When the calendar turned to 2018, there was good reason to believe that hay demand would easily support production barring any sort of widespread weather calamity. This optimism was buoyed by a strong export market and, at long last, the prospect for higher milk prices.
It’s the dairy economy and export markets that most often dictate hay prices in the West.
“Demand picked up from some dairies in May as the milk-price projection was $16.00 per hundredweight and higher for late summer,” writes Seth Hoyt in his annual end-of-year Status of the Western Alfalfa Hay Market report. “Unfortunately, by June and July the outlook for stronger milk prices faded and so did dairy demand (for hay).”
Hoyt authors a weekly newsletter, The Hoyt Report, which chronicles Western hay markets throughout the year, and is a regular contributor to eHay Weekly.
Even with an extension of depressed milk prices, Hoyt notes that the demand for alfalfa hay was “cruising along” through mid-2018. Then, in July, China imposed a tariff on imported U.S. alfalfa hay.
“In past years, there were only a few times when dairy and export demand for alfalfa hay in the West fell at the same time, but they did in 2018,” Hoyt says. “Consequently, prices on Premium to Supreme (quality) export and dairy hay declined.”
Hoyt points out that Premium export alfalfa hay in Washington dropped from an average high price of $194 in May to $179 per ton in October. Supreme alfalfa hay delivered to Tulare and Hanford, Calif., dairies dropped $20 per ton from May to September.
Carryover into 2019
Estimating stored stocks of hay is a challenge as we head into 2019, according to Hoyt.
“Looking only at hay production in the West, you would say inventories would be down,” Hoyt notes. “Because of the situation with low milk prices and tariffs on hay going to China, normal hay trading and movement have been altered.”
In some cases, hay that normally would be sitting on dairies is still somewhere in a farmer’s stack or barn. Similarly, some hay that was sold for export early in the year still hasn’t been moved.
Hoyt says that the USDA December 1 hay stocks estimate may be the best source of information for carryover supplies; these numbers will be released during the second week of January.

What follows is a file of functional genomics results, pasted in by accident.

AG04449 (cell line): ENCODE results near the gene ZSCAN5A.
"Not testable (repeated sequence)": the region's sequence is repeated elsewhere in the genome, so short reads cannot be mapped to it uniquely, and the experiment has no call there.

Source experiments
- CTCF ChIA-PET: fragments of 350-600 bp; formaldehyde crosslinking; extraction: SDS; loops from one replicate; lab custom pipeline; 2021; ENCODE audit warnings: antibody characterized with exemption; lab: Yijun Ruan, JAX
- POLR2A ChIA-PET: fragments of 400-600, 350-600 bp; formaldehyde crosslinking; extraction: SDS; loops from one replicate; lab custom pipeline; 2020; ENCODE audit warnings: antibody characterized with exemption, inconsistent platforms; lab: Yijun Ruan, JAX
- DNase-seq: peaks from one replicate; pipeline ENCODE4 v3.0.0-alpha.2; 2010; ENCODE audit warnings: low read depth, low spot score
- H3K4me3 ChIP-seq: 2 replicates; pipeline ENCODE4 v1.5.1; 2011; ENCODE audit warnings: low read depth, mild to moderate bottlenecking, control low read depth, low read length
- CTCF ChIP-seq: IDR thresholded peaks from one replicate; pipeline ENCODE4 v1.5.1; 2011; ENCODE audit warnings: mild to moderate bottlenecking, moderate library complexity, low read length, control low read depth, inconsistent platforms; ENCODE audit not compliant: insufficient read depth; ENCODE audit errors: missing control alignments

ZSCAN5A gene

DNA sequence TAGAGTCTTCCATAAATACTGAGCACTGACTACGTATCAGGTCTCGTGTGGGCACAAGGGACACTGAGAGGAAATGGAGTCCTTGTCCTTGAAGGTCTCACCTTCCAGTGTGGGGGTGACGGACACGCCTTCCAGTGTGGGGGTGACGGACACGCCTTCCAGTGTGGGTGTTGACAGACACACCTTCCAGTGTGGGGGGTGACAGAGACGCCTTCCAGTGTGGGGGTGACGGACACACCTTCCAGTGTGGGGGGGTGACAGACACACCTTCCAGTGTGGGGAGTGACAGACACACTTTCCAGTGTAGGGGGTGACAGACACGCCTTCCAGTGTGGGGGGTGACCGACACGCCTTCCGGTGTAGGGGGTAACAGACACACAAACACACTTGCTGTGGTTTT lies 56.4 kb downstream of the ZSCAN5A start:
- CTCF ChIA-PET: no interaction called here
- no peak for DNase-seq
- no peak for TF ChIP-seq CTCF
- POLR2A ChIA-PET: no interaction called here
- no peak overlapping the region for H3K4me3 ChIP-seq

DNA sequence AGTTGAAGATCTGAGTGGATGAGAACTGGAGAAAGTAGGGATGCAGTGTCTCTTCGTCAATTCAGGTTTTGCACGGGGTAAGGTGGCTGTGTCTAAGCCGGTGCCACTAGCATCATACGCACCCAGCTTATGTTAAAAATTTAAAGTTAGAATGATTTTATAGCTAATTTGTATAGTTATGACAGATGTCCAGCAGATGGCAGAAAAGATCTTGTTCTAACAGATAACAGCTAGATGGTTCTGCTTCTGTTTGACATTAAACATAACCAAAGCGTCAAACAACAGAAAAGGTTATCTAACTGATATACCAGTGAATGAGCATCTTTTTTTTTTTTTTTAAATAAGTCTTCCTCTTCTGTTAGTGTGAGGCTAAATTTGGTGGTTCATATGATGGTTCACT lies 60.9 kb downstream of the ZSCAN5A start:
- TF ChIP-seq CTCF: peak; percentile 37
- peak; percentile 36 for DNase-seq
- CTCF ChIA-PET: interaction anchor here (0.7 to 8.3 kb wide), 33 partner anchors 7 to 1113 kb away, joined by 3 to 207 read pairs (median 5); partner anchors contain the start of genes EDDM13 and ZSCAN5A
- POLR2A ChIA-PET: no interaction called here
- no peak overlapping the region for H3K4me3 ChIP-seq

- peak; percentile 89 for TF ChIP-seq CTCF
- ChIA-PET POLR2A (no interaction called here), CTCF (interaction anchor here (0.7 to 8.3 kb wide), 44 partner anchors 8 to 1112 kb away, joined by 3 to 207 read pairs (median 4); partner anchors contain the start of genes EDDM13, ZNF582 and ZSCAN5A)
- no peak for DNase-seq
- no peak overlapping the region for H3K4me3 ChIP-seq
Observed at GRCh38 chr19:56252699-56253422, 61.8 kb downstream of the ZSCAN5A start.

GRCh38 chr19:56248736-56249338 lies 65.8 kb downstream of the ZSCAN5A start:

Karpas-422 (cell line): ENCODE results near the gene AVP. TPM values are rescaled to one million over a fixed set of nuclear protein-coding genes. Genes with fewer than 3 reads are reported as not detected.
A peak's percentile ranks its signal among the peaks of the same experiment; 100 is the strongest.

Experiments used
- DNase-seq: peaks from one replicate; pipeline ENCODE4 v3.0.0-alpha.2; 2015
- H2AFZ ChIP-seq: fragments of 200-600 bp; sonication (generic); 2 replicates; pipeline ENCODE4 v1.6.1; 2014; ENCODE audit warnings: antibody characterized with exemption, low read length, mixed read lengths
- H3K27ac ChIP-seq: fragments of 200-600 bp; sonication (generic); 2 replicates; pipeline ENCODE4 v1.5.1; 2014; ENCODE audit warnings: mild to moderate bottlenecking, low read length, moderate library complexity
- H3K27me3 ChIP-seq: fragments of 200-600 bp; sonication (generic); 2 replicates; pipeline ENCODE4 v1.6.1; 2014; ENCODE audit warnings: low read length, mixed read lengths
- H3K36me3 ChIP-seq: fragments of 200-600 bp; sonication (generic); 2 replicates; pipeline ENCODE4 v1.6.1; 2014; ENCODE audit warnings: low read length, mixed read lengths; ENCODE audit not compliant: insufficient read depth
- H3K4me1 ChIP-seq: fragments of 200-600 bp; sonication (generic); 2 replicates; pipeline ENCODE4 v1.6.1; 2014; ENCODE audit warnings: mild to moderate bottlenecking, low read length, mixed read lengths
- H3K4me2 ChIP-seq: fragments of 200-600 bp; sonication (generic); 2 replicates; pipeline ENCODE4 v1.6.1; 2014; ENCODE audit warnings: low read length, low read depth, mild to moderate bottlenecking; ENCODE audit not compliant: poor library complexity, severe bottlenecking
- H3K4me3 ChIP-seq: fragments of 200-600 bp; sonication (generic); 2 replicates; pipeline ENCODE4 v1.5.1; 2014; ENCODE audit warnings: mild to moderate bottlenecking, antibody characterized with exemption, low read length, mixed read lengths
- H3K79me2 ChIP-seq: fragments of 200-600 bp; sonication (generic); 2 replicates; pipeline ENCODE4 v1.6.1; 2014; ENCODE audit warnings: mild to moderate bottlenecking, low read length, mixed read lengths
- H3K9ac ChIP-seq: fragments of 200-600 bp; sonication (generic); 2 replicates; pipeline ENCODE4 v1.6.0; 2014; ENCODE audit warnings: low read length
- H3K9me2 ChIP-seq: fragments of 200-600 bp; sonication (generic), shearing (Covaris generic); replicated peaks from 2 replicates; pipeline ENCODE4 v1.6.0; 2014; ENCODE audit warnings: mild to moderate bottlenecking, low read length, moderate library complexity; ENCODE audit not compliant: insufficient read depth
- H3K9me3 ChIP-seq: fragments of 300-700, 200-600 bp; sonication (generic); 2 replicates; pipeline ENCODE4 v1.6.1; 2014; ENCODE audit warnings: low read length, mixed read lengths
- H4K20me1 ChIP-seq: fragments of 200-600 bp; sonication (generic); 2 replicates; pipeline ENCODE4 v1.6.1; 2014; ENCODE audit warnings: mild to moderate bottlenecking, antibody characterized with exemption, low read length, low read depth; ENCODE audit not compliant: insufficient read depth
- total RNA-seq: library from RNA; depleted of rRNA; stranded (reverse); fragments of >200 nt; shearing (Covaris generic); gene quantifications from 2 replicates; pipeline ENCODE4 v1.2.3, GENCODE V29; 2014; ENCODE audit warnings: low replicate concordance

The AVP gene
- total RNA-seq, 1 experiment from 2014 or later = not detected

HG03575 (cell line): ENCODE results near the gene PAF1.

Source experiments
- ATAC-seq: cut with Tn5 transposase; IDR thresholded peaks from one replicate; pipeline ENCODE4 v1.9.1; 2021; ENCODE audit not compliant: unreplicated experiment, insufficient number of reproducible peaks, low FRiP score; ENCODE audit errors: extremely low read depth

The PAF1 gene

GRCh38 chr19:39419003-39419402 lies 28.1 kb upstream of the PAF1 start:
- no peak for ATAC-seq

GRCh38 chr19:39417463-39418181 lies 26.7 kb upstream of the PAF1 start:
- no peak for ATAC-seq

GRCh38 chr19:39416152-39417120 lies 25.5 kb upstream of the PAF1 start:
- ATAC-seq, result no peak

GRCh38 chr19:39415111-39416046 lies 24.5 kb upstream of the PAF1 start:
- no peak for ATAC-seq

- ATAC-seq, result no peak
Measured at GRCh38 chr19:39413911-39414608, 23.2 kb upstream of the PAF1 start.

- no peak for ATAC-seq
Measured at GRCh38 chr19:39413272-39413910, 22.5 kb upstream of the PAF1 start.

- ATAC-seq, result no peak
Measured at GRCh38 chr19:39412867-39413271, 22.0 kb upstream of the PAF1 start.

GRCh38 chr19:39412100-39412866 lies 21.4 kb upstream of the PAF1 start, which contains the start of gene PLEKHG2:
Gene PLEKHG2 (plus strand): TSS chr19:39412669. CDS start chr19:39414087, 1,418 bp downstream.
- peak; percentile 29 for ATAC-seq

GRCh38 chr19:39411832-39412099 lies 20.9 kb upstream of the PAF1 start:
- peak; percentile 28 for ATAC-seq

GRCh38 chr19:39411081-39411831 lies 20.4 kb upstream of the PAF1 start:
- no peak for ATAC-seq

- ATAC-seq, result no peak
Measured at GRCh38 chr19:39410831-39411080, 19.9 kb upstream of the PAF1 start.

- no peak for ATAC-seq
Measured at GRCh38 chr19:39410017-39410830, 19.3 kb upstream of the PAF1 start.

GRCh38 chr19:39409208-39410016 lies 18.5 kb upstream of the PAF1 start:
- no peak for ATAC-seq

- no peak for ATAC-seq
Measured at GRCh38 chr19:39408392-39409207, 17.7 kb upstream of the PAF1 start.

Perhaps the biggest oddity of the 2018 hay market picture was the narrow price gap between Fair-quality hay sold and that of Premium or Supreme quality. In some cases, Fair-quality alfalfa is now selling $20 to $30 per ton higher than it did one year ago. Premium to Supreme quality alfalfa hay is trading equal to or below year-ago prices.
“Due to better than normal hay production weather through the season, there was not the normal production of Fair-quality alfalfa hay,” Hoyt writes. “This was significant because not only is this quality of hay used for dairy dry cows but also by feedlots and beef cows in the West. Additionally, export demand for this type of hay improved later in the season for some markets, and the price per ton did not drop like on better quality alfalfa hay in certain areas,” he adds.
Hoyt no longer predicts hay prices, but he says that for the market to hold or improve, milk prices must get better and China will need to lift their tariffs on U.S. alfalfa.
The market analyst does point to an encouraging sign from the Middle East, where demand for U.S. alfalfa has strengthened. Countries such as Saudi Arabia and United Arab Emirates are ramping up their thirst for U.S. alfalfa. This sparked stronger alfalfa hay prices in Washington during the fall.
Hoyt is still pessimistic about the dairy situation in California over the next four to five months. As a result, he sees no reason why alfalfa growers in Central and Northern California will have much incentive to plant more acres in the coming year when nut trees are bringing a higher return.
In the Imperial Valley of Southern California, hay acres may increase slightly in 2019.
For states such as Washington, Idaho, and Utah, Hoyt doesn’t see alfalfa acres changing much from 2018.